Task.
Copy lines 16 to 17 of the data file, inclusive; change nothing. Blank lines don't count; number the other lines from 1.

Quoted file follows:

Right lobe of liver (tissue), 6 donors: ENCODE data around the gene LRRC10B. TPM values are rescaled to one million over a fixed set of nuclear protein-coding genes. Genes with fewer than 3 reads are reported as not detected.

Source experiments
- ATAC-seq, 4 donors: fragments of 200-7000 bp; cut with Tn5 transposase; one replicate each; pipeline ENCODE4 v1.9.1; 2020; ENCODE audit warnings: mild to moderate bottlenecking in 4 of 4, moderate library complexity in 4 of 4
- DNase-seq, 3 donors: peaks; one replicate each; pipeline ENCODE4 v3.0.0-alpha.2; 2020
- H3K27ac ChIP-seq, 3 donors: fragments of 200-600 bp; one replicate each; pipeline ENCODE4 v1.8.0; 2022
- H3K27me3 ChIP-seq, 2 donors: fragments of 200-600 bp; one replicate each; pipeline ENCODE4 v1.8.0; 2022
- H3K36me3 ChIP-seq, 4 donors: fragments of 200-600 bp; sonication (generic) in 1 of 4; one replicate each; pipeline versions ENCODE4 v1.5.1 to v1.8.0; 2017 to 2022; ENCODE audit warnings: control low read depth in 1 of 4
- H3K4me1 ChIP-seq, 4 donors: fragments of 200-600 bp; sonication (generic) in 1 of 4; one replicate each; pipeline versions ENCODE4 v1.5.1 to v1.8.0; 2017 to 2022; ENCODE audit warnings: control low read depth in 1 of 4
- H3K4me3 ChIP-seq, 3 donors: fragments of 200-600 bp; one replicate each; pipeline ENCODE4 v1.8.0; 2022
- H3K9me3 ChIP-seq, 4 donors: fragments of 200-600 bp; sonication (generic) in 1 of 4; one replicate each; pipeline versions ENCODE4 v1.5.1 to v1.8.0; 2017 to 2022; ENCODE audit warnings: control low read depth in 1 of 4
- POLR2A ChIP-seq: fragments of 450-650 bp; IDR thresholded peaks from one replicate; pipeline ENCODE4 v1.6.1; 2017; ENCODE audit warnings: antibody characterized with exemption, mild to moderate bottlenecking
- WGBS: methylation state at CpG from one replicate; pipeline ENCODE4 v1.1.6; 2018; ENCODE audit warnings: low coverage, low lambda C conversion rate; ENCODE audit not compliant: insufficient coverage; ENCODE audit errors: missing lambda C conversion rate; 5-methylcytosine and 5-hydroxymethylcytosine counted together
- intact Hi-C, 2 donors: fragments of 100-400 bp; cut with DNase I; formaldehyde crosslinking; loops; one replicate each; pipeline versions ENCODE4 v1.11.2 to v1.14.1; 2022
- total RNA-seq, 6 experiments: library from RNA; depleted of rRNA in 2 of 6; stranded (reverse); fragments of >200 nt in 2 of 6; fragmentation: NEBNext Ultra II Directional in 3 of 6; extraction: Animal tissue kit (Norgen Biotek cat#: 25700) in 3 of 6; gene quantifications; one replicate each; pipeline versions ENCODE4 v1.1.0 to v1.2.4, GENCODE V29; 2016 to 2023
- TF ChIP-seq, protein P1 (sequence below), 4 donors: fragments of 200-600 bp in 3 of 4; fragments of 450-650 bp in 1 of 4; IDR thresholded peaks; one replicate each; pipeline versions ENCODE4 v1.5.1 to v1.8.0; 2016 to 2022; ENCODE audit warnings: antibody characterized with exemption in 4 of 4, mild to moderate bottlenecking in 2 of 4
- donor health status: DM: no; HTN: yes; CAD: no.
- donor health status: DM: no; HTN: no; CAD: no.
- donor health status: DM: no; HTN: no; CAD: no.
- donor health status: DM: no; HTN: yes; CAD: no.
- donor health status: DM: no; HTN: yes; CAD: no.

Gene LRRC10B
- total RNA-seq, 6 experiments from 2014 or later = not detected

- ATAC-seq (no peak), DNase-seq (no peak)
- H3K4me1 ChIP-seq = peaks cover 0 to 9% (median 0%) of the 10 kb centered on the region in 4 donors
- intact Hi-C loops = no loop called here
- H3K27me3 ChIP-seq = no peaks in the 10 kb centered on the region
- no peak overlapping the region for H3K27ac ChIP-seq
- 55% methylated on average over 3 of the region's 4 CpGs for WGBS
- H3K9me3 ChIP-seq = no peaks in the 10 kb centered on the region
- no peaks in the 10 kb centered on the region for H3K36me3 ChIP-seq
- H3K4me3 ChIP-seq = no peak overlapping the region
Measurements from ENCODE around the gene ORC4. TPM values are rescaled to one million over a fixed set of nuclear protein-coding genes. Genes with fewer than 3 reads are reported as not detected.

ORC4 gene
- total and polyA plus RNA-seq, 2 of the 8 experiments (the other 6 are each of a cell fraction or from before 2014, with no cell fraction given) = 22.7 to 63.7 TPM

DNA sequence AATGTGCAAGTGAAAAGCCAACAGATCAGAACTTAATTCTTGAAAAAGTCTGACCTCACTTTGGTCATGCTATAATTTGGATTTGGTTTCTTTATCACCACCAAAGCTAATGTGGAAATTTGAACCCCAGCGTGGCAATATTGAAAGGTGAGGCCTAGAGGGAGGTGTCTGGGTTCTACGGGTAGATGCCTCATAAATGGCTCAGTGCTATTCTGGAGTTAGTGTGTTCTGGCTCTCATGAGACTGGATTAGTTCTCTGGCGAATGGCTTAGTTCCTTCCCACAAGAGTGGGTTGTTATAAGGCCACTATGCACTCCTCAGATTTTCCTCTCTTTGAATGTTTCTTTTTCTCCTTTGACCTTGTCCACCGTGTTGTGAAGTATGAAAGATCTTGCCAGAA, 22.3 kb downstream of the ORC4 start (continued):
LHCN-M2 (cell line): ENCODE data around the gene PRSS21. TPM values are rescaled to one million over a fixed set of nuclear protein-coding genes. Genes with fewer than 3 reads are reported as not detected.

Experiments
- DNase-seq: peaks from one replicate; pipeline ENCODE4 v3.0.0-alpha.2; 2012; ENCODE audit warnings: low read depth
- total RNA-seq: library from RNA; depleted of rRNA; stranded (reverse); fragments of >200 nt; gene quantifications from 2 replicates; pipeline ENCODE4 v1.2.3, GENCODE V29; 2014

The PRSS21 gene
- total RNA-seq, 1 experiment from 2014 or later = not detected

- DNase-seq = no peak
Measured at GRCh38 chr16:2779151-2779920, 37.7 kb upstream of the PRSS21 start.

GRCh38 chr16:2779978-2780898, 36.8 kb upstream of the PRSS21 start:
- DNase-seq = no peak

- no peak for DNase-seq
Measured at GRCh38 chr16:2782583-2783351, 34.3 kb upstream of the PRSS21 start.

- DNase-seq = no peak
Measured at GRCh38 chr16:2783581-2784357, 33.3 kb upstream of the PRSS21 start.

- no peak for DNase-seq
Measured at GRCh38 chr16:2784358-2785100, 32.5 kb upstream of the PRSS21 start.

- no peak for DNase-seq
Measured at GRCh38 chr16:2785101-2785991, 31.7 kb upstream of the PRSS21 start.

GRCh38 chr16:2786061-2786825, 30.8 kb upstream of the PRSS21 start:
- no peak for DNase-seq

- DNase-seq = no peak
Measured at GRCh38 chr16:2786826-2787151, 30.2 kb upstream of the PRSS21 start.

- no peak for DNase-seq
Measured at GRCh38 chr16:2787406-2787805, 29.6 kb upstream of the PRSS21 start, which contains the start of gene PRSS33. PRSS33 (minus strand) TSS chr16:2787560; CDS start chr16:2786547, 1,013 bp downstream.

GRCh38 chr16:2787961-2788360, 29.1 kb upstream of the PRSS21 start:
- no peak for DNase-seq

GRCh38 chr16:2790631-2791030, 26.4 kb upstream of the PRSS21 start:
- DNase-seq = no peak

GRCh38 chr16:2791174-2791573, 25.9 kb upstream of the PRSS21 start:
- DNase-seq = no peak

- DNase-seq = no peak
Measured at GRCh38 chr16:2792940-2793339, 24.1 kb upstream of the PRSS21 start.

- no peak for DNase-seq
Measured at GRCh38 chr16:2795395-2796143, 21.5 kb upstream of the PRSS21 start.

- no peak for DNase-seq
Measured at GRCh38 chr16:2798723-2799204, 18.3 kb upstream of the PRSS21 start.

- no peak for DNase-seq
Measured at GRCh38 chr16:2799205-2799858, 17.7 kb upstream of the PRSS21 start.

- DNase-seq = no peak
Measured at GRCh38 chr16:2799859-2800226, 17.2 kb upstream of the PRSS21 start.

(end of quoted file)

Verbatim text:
- donor health status: DM: no; HTN: yes; CAD: no.
- donor health status: DM: no; HTN: no; CAD: no.